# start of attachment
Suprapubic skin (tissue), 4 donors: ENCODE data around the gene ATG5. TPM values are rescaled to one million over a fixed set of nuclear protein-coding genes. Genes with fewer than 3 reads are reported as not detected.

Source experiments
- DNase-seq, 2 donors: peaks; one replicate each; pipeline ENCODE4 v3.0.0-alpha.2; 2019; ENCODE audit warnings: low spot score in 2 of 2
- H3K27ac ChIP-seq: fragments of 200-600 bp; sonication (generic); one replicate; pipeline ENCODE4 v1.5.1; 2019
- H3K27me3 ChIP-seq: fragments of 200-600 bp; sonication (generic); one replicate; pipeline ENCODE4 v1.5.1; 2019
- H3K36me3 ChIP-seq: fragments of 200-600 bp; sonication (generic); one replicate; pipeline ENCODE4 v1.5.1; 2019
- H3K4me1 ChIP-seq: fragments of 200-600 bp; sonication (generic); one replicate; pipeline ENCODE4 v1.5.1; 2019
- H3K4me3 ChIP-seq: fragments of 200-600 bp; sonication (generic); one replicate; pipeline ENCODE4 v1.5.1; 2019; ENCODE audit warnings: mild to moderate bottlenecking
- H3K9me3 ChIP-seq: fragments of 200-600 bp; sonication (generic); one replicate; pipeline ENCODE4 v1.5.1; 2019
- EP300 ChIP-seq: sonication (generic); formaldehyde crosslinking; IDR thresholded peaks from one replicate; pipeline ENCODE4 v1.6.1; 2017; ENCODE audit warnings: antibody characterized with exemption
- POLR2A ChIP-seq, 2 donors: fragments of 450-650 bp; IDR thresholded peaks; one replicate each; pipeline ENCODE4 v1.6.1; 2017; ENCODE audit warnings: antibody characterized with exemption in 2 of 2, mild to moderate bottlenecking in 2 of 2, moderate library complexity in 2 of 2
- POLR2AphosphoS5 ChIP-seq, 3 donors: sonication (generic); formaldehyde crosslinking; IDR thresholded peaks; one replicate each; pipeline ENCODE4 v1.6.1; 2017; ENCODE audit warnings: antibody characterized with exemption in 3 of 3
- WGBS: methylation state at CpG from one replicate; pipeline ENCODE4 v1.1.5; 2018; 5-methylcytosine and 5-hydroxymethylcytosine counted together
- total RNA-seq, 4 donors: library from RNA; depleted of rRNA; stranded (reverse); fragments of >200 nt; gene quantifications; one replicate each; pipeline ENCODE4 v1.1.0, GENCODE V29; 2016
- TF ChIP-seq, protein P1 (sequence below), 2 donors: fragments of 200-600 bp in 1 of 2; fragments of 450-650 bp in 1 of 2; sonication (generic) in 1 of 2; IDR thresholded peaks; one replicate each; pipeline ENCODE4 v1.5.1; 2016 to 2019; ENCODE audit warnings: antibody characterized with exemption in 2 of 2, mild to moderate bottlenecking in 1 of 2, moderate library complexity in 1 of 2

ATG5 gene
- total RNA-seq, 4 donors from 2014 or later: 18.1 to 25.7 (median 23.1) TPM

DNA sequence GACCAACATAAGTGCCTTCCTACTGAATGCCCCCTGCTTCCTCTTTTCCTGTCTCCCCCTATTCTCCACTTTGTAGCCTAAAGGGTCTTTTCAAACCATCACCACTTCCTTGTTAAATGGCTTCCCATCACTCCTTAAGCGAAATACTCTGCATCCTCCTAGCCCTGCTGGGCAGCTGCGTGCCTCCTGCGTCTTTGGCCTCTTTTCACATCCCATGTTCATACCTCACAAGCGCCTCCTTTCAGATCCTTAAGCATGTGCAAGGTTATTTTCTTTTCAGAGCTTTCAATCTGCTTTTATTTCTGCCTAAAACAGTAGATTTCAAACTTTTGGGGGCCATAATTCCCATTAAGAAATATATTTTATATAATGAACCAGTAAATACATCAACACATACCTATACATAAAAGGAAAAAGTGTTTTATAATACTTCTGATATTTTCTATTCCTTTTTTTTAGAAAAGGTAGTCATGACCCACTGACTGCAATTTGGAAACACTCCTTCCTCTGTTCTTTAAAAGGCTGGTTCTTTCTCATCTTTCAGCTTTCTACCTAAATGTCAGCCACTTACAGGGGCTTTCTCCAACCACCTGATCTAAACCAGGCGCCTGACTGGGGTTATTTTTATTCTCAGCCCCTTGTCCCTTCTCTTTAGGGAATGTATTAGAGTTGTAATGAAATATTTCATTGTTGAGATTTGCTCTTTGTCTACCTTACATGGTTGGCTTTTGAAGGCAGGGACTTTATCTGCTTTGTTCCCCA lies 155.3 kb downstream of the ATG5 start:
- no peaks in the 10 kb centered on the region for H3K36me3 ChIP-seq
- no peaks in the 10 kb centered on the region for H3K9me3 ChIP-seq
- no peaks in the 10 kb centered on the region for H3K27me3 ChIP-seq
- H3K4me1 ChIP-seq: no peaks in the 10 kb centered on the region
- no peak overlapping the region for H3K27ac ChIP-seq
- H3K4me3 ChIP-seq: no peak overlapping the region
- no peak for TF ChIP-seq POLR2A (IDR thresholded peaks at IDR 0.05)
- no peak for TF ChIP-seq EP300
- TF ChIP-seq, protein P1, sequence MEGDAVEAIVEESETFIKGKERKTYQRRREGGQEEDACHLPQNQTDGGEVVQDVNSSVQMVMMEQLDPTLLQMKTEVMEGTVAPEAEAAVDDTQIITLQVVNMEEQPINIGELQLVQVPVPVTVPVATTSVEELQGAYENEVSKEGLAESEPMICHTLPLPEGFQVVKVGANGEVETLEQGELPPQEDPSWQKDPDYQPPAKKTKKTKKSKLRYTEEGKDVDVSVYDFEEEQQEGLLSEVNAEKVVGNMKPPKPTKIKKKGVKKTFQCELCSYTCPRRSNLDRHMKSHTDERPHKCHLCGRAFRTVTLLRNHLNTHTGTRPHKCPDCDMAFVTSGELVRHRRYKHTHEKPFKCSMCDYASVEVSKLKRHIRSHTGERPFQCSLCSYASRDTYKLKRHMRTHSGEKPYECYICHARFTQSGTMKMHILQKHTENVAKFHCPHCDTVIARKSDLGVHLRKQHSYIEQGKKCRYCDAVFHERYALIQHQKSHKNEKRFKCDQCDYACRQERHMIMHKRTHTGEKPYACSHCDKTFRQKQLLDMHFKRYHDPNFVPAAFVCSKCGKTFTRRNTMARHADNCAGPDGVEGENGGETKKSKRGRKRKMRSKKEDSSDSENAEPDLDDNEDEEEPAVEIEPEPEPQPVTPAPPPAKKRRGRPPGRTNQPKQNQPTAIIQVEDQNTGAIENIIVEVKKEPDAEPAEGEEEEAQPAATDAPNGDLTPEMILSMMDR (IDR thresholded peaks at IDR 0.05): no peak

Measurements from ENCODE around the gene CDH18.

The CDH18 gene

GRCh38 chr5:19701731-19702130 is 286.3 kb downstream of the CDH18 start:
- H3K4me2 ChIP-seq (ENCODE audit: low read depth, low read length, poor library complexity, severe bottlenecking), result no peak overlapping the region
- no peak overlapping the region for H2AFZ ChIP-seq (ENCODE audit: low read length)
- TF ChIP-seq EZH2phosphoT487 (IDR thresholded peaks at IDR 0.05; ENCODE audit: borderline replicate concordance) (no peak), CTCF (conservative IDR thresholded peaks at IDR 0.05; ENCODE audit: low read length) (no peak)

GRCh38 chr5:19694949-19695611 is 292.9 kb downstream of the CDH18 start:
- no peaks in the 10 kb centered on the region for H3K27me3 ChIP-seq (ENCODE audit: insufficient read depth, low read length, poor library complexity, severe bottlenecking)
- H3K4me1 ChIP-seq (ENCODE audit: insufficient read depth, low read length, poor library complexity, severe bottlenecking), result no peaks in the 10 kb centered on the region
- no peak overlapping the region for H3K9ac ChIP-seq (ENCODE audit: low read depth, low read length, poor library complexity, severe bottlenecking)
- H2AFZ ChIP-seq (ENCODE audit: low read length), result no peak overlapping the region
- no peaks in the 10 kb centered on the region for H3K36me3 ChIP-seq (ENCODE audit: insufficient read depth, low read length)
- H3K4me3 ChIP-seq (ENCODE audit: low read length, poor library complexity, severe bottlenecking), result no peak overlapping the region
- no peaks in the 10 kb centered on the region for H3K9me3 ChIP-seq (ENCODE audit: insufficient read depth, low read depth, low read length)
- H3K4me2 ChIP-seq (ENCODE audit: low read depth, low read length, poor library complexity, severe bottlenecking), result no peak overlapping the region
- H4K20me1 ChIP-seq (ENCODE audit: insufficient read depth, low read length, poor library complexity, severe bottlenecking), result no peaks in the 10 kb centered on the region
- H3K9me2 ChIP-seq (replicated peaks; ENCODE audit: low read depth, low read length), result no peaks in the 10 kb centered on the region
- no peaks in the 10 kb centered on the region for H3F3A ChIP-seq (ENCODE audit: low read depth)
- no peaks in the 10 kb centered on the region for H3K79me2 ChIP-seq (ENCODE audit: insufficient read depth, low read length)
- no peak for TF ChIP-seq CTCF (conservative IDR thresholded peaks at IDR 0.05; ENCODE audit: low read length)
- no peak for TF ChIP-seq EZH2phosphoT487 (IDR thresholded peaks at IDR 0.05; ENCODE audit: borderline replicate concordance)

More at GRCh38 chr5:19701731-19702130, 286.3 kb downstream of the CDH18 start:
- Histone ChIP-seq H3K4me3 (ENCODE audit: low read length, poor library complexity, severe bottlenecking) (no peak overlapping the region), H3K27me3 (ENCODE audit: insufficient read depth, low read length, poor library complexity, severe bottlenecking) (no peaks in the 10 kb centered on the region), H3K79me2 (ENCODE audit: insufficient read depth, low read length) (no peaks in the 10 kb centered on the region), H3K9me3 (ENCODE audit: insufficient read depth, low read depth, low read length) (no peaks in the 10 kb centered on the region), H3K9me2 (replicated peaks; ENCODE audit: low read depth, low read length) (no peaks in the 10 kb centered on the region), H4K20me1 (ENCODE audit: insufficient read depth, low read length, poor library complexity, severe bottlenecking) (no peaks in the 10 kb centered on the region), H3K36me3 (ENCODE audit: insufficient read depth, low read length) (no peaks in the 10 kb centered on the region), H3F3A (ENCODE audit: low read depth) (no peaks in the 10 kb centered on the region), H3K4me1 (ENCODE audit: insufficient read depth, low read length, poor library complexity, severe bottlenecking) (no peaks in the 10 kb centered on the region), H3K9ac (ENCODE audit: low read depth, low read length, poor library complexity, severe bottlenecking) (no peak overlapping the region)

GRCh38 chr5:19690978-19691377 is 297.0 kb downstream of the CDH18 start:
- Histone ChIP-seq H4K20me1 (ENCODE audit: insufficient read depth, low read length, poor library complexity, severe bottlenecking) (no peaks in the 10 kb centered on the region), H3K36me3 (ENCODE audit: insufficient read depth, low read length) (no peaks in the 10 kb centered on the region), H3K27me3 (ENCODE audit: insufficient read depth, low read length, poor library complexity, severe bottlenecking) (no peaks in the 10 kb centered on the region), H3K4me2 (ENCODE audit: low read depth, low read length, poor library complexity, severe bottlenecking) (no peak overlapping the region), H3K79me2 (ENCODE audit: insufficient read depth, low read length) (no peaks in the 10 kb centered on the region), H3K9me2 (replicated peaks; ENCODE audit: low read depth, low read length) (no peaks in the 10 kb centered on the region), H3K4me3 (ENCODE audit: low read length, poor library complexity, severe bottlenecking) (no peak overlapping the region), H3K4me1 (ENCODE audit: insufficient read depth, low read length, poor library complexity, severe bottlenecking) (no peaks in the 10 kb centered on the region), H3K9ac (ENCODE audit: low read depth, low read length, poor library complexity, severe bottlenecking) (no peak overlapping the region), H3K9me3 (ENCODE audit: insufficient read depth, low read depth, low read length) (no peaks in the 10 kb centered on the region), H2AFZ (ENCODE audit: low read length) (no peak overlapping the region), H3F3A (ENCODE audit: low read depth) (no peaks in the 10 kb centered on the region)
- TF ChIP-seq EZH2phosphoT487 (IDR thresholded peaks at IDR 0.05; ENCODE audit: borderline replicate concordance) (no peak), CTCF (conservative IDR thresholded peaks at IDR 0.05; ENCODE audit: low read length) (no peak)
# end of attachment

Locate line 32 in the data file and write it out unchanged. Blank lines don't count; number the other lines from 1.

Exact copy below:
- no peak overlapping the region for H2AFZ ChIP-seq (ENCODE audit: low read length)